Are there strong industry agnostic tailwinds at play that are expected to see sustained growth moving forward and remain key drivers of spending and adoption? Are headwinds (e.g., closing retail stores) likely to offset positive demand trends (e.g., continued adoption of retail POS and inventory management software)?
Accounts payable software solutions are an example of solutions that are expected to see sustained growth moving forward given the lack of clear headwinds, clear value proposition (efficiency and ease of use, ease of onboarding vendors etc.), and entrenched customers.
Need to Have vs. Nice to Have: Ensure that recent and potential B2B software and tech-enabled services investments are tied to mission-critical applications and that the implementation of B2B software and tech-enabled services has a long-term benefit that will spur ongoing investment.
While enablement and payment solutions have seen a significant uptick in growth across a variety of sectors and verticals, there are some verticals where usage is expected to decline in a post-Covid world (e.g., many SMBs in the wellness services space utilized digital applications as a short-term means to help address an immediate challenge vs. a long-term investment as they reverted to traditional in-person payment processes as gyms, yoga studios, etc. reopened. In the enterprise space, usage of remote solutions accelerated during the pandemic given IT teams’ need to solve helpdesk issues remotely, but growth in licenses may be flat going forward as the short-term need was addressed without continued investment required).
Meeting Customers at their Level: Coming out of the pandemic, many decision-makers are more educated—especially among SMBs—and have a better understanding of the ROI and benefits of IT services and software applications that were previously new.
Resulting from the spikes in remote work, increased burden from digitization on the IT infrastructure, and mounting concerns regarding cybersecurity risks, IT teams are increasingly aware of the value of identity management, network connectivity, and end-point security tools and are expected to continue to invest in these services while also being more selective and demanding in what they want from these solutions as their awareness and comfort level grows. Additionally, this has also created tailwinds for MSPs and service providers—complexity of the ask has made businesses more amenable to outsourcing critical functions.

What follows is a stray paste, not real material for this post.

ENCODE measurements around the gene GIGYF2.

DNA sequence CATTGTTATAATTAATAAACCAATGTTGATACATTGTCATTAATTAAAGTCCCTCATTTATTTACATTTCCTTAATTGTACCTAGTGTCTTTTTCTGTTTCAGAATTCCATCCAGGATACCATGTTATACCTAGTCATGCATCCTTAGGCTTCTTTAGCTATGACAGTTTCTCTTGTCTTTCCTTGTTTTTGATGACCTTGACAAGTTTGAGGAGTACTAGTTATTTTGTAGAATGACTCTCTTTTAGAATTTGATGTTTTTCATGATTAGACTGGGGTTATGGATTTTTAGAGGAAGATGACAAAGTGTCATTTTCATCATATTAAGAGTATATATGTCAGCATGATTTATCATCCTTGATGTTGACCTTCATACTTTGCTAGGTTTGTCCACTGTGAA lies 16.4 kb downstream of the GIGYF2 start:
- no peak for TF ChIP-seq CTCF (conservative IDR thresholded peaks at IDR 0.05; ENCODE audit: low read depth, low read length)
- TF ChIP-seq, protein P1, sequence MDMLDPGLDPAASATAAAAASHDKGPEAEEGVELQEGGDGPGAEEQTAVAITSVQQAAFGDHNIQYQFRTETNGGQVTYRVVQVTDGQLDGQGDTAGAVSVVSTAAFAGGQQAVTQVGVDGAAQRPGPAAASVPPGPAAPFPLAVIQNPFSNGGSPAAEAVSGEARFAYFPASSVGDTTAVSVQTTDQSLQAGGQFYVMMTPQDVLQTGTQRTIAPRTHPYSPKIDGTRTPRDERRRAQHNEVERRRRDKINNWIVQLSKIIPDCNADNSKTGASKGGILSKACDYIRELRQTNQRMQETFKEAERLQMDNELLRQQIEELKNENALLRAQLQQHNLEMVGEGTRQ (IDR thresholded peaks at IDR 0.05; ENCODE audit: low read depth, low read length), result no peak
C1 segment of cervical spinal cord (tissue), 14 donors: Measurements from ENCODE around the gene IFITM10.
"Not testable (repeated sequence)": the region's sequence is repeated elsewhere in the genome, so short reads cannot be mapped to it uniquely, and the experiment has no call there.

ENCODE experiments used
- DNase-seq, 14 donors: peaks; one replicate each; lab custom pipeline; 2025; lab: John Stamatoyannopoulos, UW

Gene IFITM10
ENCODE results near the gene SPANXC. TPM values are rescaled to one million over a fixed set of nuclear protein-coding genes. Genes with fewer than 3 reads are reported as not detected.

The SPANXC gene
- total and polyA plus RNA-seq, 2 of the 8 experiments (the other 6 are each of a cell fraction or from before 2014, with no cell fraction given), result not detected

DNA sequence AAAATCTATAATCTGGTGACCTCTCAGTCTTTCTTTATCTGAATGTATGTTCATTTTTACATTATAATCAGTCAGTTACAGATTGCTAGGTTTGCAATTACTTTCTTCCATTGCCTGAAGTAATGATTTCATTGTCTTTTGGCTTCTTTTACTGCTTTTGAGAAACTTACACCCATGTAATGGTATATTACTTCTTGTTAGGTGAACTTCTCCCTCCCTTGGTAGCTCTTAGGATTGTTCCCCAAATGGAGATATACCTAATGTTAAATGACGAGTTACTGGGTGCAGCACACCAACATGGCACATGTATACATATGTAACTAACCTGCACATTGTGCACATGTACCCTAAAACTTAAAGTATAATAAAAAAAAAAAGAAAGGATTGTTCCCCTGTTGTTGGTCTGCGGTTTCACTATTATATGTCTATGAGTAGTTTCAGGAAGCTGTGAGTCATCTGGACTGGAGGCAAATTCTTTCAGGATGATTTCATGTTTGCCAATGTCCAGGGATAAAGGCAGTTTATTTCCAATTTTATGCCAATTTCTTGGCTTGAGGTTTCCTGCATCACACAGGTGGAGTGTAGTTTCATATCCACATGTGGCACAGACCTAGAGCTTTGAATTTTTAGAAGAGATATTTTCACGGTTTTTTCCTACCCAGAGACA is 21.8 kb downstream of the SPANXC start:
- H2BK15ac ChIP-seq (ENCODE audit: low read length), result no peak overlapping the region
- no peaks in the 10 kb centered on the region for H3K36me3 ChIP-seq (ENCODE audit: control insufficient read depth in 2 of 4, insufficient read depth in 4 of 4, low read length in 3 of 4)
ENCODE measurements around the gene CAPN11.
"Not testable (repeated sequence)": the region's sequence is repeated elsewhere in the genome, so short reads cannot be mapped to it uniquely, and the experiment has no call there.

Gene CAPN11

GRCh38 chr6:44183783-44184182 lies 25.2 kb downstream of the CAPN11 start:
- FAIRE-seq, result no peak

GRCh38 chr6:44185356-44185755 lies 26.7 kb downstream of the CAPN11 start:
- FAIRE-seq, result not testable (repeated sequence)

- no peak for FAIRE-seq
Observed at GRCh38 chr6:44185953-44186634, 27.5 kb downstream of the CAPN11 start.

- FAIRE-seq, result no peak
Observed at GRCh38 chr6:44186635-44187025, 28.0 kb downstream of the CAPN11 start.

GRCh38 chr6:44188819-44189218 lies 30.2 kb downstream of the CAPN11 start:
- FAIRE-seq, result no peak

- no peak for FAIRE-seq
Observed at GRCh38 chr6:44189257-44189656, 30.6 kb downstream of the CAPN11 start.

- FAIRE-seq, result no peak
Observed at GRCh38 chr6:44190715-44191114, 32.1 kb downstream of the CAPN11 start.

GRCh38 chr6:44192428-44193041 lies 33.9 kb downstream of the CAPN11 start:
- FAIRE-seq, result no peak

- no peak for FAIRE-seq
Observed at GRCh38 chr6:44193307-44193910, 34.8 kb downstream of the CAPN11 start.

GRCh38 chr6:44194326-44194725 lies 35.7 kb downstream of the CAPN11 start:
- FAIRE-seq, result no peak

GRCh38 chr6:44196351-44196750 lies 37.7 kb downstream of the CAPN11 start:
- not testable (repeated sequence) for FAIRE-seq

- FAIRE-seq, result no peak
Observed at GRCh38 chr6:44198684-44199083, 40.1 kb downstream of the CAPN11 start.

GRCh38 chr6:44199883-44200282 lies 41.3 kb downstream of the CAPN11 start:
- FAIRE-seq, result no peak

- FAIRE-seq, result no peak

Understanding Who the Decision-Makers are to Target: Assess the impact Covid has had on how decisions regarding IT services and software are being made, by whom, and how this impacts spending, budgeting, and vendor consideration processes.
The decision-making for certain applications and solutions that have experienced strong adoption growth during the pandemic (e.g., GRC and workflow automation applications) has become more centralized given the growing operational value of these solutions (less siloed), increased awareness of the solution’s benefits, and strategic criticality of their usage. As such, solutions need to cater to an evolving set of organizational needs and stakeholders.
Understanding Evolving Pain-Points and Preferences: As customer awareness, education, decision-making, and organizational needs have evolved, this presents opportunities for B2B software and tech-enabled service providers to align with shifting customer preferences.
The accelerated adoption of B2B software and tech-enabled services across certain verticals and enterprise-size segments have made previously less addressable segments of the market (given their limited usage and value of these services prior to the pandemic) potentially viable customers to target. Specifically, in professional services resource management, we have seen a greater appreciation of specialized point solutions’ configurability and workflow automation capabilities among a greater segment of the SMB segment that were likely less addressable pre-Covid given their accelerated investments in their IT infrastructure and tech stack.
Evaluating Competitive Shifts during Covid: Determine how the competitive landscape has changed during Covid, who is ahead, who is lagging, and how this may change moving forward.
B2B software and tech-enabled service providers have had different fortunes. Those service providers (e.g., payments integrated B2B software) that have been a bit more cloud forward were able to adapt their sales/deployment strategy to a remote environment faster. Stax has seen some verticals continue to show a preference for best-of-breed (easier given integrations are improving), leading to strong growth. Other verticals have seen vendors with integrated solutions/suites growing rapidly. The changing market landscape has made it more challenging to make the right bets on winners and losers without a field-level understanding of evolving customer needs and competitive dynamics.
About the author: Owen Tindle is a Director at Stax in our Boston office with over 15 years of experience providing strategic advice to both private equity and corporate investors, as well as management teams and corporate business units.